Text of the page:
Couples are often reluctant to talk about money issues – especially when it comes to newer relationships. Money management can feel like a personal matter, so discussions about spending, saving, and priorities can lead to arguments and hard feelings. But these kinds of discussions become inevitable as a relationship grows and the lives of the two lovebirds become increasingly intertwined.
Why You Need to Talk About Money
Your money management decisions will affect your partner, and your partner’s decisions will affect you. So, talking about those decisions as a team is a practical step that can contribute to the health of your relationship. Being open and understanding during your talks about money will foster trust and reduce the odds of unfortunate financial surprises.
- 1. But where should you start?
- 2. How should you start?
- 3. And when should couples talk about money?
The answer to the third question is fairly straightforward: As soon as you’re both serious about the relationship and hoping to take it beyond the “casual” phase.
The other two questions are a little trickier. But we have a list of tips for managing money and relationships.
Gradually Easing Into It
You don’t have to jump into the heavy stuff right away. A casual mention of your current financial situation and your eventual goals can be a useful ice breaker.
For example: “After I cut back on my $20k of student loan debt, I’d like to start shopping for a new car.”
From there you can talk about things like your credit score, other debts, and financial concerns. You don’t necessarily have to mention how your partner might factor into your finances just yet. The goal is to establish that you’re comfortable talking about money and invite your partner to open up as well.
When they do start talking about their own finances, be sure to keep your negative emotions in check. Ask questions and be empathetic. Make a few jokes if things get too tense. Expressing fear might make it harder to return to the subject in later conversations.
Getting Your Partner to Open Up
Not everyone feels comfortable talking about finances. So, what should you do if your partner is being tight-lipped and you’re doing all the talking?
Come up with a playful hypothetical question:
- “What would you do if you were given a million dollars?”
- “Would you rather work a stressful high-paying job or an enjoyable low-paying job?”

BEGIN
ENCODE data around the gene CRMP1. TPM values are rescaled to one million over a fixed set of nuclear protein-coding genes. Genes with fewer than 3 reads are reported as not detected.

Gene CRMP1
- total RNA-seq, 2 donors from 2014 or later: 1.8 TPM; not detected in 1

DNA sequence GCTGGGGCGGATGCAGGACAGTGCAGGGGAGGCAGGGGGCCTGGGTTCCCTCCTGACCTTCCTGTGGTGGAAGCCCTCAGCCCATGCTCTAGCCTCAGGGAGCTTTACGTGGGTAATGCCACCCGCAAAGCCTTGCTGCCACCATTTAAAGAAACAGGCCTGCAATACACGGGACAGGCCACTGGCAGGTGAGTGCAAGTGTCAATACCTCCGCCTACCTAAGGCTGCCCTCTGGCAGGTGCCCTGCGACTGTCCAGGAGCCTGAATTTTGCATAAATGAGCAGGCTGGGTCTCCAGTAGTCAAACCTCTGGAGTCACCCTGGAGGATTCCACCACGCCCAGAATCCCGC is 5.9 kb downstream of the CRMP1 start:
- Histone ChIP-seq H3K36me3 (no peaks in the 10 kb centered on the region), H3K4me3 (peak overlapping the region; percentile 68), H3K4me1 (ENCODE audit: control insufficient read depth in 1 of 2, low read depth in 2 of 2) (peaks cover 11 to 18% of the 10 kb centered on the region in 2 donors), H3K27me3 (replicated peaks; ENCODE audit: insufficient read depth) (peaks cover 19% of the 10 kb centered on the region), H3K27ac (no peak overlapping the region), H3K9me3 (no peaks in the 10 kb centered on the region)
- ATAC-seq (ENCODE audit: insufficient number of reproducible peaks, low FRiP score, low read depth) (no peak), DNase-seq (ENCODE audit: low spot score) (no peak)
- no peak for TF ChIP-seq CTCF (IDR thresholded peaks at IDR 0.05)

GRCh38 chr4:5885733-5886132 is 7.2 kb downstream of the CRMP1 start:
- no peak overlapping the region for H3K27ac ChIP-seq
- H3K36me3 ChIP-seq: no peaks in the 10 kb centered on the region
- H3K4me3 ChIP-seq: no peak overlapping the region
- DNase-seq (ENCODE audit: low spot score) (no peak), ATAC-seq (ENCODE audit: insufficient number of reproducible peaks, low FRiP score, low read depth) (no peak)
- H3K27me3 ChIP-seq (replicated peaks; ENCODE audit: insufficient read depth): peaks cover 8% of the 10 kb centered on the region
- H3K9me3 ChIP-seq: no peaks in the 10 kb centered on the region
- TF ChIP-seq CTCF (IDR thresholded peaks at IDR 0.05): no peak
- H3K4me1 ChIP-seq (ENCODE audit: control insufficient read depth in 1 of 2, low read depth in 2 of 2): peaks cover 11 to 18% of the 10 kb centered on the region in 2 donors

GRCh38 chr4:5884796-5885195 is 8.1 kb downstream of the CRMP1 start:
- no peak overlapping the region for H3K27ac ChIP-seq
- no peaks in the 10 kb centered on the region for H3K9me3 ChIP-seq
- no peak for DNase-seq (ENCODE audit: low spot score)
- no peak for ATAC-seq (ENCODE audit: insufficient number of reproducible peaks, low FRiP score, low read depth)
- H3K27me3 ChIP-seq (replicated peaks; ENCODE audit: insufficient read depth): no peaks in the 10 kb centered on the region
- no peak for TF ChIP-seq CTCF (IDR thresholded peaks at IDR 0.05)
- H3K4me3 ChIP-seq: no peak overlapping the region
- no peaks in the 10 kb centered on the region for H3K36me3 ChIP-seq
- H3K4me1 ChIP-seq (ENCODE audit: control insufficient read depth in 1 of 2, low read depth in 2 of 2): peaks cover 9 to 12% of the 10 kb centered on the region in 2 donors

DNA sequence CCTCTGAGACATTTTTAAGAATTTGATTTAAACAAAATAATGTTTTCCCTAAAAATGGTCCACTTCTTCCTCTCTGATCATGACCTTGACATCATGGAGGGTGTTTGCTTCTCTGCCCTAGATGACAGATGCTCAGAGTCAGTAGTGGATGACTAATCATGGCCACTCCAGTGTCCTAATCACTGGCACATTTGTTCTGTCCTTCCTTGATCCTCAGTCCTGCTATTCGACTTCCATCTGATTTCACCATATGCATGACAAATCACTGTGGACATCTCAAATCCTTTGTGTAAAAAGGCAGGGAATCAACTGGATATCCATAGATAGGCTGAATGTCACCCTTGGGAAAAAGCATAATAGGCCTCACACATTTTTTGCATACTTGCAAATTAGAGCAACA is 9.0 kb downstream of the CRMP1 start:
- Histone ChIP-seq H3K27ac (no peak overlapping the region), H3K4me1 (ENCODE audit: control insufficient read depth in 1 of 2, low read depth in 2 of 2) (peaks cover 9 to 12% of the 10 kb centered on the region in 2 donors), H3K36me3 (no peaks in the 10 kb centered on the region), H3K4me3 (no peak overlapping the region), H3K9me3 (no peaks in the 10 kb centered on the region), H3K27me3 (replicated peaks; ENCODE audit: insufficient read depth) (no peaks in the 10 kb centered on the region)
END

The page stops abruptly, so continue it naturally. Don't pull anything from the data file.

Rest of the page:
These questions might seem like an invitation to exchange a few jokes (and you should!). But they also allow you to steer the conversation in the direction of finances. Just remember to avoid suddenly ambushing your partner with more serious questions. You won’t get far in your discussion if your partner feels cornered or stressed.
Sharing Your Outlook on Money
Whether they realize it not, everyone’s view of money is shaped by past experiences – often family experiences. When talking about your pasts, try to share the lessons you’ve learned about money.
For example, you might explain that your family struggled financially, or money was never a concern in your household. Encourage your partner to do the same. It’s a conversation that not only reveals more about your partner’s past but also how they think about money.
Setting Financial Goals Together
Couples often make goals – even without realizing it. For example, you might both commit to exercise sessions or weekly date nights. So, don’t shy away from financial goals.
It’s fine to have separate ambitions. You might want to increase your savings account, and your partner might want to pay off a credit card debt. Whatever the case, remember to:
- Support and encourage each other.
- Share some interesting financial solutions that you read about in articles.
- Hold each other accountable.
By doing so, you’ll both become savvier with money management, and that’ll reduce arguments when it comes time to make joint decisions.
No matter how long you’re together, you and your partner will always have a need to discuss spending and saving habits, as well as future financial plans. But when bringing up dating and money problems, timing matters. So, once you reach the point in your relationship when your financial conversations are more mature and serious, you should schedule your talks.
For example, tell your partner that you’d like to talk about the subject next Tuesday evening. This prevents your partner from feeling ambushed, and it gives you both time to reflect on what you want to address. Remember to set a specific day and time. Otherwise, you might be tempted to push back a much-needed conversation.